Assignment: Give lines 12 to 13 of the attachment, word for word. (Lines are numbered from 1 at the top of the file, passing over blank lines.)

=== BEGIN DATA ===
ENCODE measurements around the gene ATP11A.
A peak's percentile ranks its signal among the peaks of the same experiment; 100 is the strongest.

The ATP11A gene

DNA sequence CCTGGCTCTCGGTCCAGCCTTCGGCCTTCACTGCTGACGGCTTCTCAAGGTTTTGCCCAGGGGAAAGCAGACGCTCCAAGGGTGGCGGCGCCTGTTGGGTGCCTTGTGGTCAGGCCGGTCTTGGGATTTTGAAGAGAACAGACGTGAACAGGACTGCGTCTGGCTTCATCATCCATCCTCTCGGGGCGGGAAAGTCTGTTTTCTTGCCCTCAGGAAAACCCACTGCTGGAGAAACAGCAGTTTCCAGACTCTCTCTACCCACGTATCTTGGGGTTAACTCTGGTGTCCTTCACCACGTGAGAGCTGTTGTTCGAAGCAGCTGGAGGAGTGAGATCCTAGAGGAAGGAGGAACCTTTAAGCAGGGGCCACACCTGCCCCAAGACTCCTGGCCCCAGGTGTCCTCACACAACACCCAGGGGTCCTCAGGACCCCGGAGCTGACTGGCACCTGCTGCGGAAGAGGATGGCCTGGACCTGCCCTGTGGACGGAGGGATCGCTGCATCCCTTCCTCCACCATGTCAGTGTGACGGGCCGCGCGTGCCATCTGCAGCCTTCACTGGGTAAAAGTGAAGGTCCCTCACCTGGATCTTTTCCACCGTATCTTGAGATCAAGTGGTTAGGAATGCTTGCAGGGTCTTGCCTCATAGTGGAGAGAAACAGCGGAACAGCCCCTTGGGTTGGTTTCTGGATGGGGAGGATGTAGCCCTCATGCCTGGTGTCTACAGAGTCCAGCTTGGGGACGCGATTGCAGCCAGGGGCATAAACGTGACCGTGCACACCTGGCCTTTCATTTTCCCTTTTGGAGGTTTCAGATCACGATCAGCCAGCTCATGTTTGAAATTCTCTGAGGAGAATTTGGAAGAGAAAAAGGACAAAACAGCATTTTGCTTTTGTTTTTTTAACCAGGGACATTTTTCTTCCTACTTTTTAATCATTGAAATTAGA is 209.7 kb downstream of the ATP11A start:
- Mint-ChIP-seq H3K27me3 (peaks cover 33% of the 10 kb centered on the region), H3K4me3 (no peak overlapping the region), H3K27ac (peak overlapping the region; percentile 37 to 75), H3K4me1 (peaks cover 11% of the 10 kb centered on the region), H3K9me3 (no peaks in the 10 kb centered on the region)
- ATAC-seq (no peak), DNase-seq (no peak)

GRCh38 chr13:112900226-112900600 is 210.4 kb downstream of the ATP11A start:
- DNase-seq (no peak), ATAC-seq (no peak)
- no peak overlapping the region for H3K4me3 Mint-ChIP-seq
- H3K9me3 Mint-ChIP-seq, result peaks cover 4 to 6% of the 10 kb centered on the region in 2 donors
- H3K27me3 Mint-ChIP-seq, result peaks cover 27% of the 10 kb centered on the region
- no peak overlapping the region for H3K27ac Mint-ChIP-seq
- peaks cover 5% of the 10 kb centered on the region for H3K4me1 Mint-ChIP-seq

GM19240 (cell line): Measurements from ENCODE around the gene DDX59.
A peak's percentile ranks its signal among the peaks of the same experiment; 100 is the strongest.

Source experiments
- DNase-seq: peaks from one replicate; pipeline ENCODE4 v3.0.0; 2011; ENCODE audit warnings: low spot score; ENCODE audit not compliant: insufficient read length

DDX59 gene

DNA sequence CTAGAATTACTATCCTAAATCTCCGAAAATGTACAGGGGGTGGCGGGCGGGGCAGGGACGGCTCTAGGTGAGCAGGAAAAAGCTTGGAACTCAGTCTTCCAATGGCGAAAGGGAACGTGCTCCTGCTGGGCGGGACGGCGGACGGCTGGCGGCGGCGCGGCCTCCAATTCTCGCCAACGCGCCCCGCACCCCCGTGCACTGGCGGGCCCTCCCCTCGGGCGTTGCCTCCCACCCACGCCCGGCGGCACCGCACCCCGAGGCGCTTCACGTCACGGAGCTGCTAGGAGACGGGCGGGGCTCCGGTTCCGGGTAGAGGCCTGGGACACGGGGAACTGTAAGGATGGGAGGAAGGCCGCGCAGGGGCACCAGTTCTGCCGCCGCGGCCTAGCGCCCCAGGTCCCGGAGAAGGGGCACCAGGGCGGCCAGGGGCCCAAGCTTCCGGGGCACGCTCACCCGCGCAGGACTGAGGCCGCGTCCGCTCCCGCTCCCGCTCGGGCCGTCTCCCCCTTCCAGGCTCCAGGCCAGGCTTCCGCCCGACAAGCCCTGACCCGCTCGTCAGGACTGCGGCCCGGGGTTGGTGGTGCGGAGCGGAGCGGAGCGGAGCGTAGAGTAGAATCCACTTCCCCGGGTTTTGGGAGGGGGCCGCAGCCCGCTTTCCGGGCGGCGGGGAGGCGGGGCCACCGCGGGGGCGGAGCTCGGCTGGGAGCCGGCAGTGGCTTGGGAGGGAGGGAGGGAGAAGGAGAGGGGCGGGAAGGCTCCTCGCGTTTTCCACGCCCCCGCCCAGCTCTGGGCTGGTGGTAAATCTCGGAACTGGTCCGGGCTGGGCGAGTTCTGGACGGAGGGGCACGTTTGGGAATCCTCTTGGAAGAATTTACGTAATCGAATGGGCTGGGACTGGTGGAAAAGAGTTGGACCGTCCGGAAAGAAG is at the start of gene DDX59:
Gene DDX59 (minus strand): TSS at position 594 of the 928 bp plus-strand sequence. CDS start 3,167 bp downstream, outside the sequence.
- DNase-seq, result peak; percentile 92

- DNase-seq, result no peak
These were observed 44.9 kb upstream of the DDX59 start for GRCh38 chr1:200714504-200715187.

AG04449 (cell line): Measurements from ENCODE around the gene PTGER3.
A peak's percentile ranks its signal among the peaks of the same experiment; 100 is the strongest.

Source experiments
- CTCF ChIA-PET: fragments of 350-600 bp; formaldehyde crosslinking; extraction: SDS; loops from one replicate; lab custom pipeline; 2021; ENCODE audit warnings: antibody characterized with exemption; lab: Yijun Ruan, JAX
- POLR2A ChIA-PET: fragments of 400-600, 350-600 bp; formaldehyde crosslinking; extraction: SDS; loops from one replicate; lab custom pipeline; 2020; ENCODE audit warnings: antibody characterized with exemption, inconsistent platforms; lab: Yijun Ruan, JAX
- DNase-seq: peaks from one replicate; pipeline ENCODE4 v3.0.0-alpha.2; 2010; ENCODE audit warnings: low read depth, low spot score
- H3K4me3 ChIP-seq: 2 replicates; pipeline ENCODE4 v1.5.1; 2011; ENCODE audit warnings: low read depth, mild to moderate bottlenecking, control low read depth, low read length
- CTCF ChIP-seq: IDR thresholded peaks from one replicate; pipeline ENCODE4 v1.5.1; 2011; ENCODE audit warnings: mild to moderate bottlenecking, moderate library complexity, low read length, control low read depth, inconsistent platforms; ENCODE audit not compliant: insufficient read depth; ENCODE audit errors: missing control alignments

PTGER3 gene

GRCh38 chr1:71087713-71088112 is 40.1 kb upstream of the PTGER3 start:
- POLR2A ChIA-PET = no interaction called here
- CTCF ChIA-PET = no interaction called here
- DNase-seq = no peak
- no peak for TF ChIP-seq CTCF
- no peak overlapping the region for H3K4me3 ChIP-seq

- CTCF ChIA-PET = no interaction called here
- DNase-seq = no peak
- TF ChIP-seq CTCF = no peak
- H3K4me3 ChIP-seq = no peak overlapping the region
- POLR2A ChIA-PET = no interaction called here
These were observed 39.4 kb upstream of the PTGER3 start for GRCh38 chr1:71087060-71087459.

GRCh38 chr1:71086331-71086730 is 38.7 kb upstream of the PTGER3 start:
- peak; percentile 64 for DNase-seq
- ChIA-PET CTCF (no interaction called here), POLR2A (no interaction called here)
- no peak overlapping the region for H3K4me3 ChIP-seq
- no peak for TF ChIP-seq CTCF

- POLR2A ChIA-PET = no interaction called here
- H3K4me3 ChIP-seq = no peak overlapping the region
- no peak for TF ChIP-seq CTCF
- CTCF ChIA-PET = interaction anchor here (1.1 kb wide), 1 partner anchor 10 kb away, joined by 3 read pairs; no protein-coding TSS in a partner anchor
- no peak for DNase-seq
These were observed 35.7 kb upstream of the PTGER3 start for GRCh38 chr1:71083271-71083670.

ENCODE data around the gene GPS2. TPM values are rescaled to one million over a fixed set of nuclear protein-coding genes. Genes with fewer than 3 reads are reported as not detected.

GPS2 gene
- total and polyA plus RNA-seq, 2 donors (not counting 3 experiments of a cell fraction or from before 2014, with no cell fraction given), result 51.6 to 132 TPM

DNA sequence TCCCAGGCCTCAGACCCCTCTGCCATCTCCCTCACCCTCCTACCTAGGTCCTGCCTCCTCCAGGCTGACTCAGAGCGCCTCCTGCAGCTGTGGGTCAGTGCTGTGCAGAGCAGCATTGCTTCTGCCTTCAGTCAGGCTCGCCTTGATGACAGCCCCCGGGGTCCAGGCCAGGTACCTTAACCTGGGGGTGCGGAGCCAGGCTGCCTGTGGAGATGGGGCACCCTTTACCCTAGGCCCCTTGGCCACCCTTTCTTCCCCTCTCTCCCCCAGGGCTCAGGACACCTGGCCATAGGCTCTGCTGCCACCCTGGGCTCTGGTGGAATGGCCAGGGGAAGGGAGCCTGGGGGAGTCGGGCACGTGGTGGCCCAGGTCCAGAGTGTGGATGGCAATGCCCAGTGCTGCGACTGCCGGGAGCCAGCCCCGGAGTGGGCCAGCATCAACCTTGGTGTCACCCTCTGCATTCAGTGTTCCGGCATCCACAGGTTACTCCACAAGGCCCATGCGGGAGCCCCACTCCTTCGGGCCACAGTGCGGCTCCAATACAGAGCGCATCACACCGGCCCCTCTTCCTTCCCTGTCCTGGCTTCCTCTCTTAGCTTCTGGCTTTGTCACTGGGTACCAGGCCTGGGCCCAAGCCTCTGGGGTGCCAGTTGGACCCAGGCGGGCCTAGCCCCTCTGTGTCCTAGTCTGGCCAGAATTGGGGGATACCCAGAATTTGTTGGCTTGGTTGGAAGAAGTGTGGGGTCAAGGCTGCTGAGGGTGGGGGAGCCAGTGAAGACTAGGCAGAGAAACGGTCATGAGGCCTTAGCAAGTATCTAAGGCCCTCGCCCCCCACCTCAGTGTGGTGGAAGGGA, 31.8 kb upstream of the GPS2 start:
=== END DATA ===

- no peak overlapping the region for H3K27ac Mint-ChIP-seq
- peaks cover 5% of the 10 kb centered on the region for H3K4me1 Mint-ChIP-seq